I am playing catch-up today with this blog. In September, I had some technical difficulties with my phone and felt as though I would rather wait to blog until I could get my pictures off my phone. Now the issues have been solved, so, working my way forward:
Our school year has been going really well so far. We are immensly enjoying geography. We began learning the seven contients and made a salt-dough map.
Next, we learned about China and made our Great Wall model.
The kids still enjoy playing with it!
We learned how to make paper, like the Chinese did so long ago. When we were done making the paper we wrote our numbers in Chinese on it. We added marigold petals for flair.
While in "Japan," we held a tea ceremony. Darth Vador attended. My brother and sister-in-law lived in Japan for several years and so many of the things we used were actually from Japan including the cloth, tea-set and tea. While the kids sipped their tea, I read them some japanese childrens stories from the book Uncle Jason and Aunt Becky sent for Christmas one year.
This tea ceremony made a huge impression on Ryan. He continues to ask for more tea ceremonies. Right before leaving for vacation, we studied India. We happen to have an authentic south Indian restaurant nearby so we tried it out. Ryan actually really enjoyed the curry and the bread and several of the sauces.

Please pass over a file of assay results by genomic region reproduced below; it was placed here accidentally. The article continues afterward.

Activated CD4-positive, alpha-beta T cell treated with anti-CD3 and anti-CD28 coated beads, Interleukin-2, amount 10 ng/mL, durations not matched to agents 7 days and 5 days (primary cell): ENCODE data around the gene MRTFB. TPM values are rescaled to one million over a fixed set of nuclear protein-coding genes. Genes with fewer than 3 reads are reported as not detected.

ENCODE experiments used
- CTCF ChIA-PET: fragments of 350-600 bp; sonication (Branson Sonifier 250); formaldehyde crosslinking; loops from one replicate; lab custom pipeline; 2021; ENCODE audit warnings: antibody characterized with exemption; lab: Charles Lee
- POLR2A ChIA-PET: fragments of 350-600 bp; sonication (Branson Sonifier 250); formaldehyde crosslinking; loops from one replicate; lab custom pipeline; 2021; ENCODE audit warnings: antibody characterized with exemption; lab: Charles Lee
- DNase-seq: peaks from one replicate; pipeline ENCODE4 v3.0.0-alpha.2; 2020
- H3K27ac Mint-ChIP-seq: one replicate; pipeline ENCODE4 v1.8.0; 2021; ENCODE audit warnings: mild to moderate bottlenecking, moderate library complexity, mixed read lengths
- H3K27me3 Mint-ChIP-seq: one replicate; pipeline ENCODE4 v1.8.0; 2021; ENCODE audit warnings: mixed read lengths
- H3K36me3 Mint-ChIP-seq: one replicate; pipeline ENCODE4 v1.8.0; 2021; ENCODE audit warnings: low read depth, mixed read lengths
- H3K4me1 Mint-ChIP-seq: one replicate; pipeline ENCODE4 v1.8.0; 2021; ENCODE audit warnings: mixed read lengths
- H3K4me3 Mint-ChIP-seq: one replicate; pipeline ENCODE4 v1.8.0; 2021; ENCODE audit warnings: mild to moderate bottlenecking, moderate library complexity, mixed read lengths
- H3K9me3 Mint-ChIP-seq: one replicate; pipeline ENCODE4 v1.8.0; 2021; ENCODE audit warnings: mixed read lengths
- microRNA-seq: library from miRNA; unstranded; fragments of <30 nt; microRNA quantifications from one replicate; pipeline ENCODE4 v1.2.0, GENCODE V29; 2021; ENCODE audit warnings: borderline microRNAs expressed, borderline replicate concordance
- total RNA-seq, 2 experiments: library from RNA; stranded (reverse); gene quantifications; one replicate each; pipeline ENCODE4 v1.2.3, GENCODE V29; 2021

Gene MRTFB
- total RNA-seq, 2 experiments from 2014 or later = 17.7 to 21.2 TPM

We also built a replica of the taj-mahal.
Co-Op: Our little co-op committed to taking fieldtrips all of September. One of those was to a place called Meadowcroft, a replica village of early coloniel life. They had an indian village so we enjoyed learning about the differences between tee-pees and wigwams and everyday life.
Ryan's favorite activity was throwing spears with the atladle at a "deer."
Here they are trying on clothes at the trading post.
They "attended" a colonial school. The school marm let them ring the bell and read from the primer. She showed them the water bucket and ladle and let them play coloniel games at recess, including rolling large hoops with a stick.
Finally, we were able to see the rockshelter, the oldest in America. It is still an authentic archeologist digging site to this day.